“Life right now, it’s a very small pattern. If you look closely, you can see something. Flowers, plaid, dots. But from a distance it all just sort of… blends.”
I once described being home full time with small children in terms of a textile print.
I suppose I felt then that the tiny design was less than ideal. Perhaps life would be a bit better if it had a bolder print, I thought, if just a few eighteen-inch dahlias or poodles galloped across the cloth, big enough to be seen from space. That, I could define, could explain. Look, I could say—as I used to say—at what I’ve done this year. I’ve taught these kids to write. I’ve read these books. I’ve seen these places. Everyone could see it, not just me, the one standing closest to the fabric.
But one year ago, mired in the small-print mysteries of stay-at-home-mom life, I made a tiny resolution for my little pattern. I wouldn’t be drawing anything big in 2020, I expected. I foresaw no job interviews or graduate school applications in the near future, prayed for no moves or other large transitions for our little family. My first child, Luci, wouldn’t start school until the next year, though preschool might interrupt our rhythm a bit in the fall. I expected we would grow a bit: taller, older, stronger. I thought my youngest might learn to talk, the oldest to ride a bicycle. And so, leaning into the repetition of our life, I decided that every day, sometime between the naps and meals that formed the quick cycle of our lives, we would go outside.
I started the year with rules and equipment. We had to go out intentionally—trips to the car, trudging across a parking lot to a store, or standing around after church didn’t count—and we had to stay out for at least half an hour. I bought yellow waterproof rain suits for my daughters in sizes they’d grow into, and hoped that by the end of the year I’d fit into the rain jacket I got for my twenty-sixth birthday. (Spoiler: I got a new rain jacket for my thirty-sixth birthday. I’m warm and dry and happy, if no thinner than I was a year ago. And let’s be honest, a decade is a worthy shelf life for a jacket, here in the rainiest corner of the country.)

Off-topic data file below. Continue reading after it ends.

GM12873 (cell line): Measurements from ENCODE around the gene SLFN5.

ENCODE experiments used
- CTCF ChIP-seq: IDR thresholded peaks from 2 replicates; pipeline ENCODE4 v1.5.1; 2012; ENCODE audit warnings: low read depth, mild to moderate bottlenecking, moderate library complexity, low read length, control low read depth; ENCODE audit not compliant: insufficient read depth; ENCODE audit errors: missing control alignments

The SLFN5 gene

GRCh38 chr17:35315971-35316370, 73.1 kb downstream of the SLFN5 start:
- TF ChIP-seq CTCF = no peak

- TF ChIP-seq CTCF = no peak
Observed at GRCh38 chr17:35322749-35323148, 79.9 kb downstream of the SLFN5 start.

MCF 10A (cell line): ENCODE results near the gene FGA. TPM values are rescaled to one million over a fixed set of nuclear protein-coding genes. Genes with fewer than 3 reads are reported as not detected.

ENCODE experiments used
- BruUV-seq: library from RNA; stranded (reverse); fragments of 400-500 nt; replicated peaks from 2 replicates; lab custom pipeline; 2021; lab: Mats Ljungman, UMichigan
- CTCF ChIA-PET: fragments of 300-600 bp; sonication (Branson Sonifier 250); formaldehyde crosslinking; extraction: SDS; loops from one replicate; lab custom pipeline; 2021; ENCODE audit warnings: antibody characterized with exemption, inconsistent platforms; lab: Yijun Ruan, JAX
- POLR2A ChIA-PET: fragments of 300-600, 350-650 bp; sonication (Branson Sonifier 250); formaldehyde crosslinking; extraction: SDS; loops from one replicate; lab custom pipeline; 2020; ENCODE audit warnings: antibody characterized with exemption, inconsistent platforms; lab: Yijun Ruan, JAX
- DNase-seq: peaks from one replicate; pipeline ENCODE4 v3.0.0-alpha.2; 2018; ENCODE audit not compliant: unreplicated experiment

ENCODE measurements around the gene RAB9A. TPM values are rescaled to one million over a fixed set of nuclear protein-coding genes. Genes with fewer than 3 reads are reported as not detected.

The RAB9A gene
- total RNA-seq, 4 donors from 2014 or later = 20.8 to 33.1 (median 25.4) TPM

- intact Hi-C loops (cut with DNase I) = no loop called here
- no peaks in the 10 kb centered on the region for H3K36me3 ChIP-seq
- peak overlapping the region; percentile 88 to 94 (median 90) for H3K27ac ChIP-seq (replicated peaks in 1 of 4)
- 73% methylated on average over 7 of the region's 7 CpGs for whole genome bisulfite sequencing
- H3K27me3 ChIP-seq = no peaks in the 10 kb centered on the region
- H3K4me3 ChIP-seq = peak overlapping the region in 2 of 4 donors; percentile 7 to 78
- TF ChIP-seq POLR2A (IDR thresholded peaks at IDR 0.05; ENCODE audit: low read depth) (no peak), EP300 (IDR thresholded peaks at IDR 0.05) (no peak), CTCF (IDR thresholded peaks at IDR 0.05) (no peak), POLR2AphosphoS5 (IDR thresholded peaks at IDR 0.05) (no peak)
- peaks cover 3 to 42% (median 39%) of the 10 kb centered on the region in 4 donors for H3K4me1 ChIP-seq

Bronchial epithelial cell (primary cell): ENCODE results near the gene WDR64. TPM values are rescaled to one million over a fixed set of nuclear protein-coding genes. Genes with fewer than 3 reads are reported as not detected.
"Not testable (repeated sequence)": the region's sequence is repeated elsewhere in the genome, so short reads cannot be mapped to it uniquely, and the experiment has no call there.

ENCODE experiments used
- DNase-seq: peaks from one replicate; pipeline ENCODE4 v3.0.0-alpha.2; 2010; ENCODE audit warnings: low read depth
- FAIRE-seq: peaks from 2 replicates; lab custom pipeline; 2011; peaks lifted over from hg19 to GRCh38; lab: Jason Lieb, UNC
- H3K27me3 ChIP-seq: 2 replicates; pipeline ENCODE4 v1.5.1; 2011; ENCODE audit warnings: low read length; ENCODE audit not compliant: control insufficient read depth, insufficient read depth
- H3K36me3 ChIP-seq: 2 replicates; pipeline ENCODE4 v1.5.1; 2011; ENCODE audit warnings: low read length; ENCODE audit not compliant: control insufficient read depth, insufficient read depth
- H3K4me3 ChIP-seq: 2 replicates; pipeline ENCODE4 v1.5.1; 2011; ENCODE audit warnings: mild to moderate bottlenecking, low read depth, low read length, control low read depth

We spent the wettest January in Seattle’s history—27 out of 31 days included rain—bouncing around the yard and various playgrounds, my girls turned to billowy yellow clouds that splashed in puddles and discovered that slides are extra fast when they’re soaking wet. We abandoned the thirty-minute rule pretty quickly, finding that it both limited and annoyed us (read: me). But we still went out intentionally, even if only for ten minutes, nearly every day, missing a few that first month or two due to hospital visits, or flood conditions. We met up with friends at local parks, watched trucks push trash around at the dump, explored the zoo with more friends. It was, as I’d hoped, a motivation to move, to venture, to connect. It became a habit; we would put on our boots and coats and splash out into the world.
What I didn’t expect—what very few of us seemed to see coming—was what 2020 would actually be like. I couldn’t have dreamed that while I was making my peace with the small-pattern life, a great multitude of others would begin living it at the same time. March came, and we stopped seeing friends, venturing out to playgrounds, or going to events or gatherings of any kind. But we kept going outside, as our radius shrank to include precisely one yard and, when the weather was forbidding enough to keep the crowds away, the lake near our house. Winter turned to spring, then summer, then fall. I marked the seasons by the weather, and nothing else, watching the earth orbit the sun with more attention than I’d ever given it before.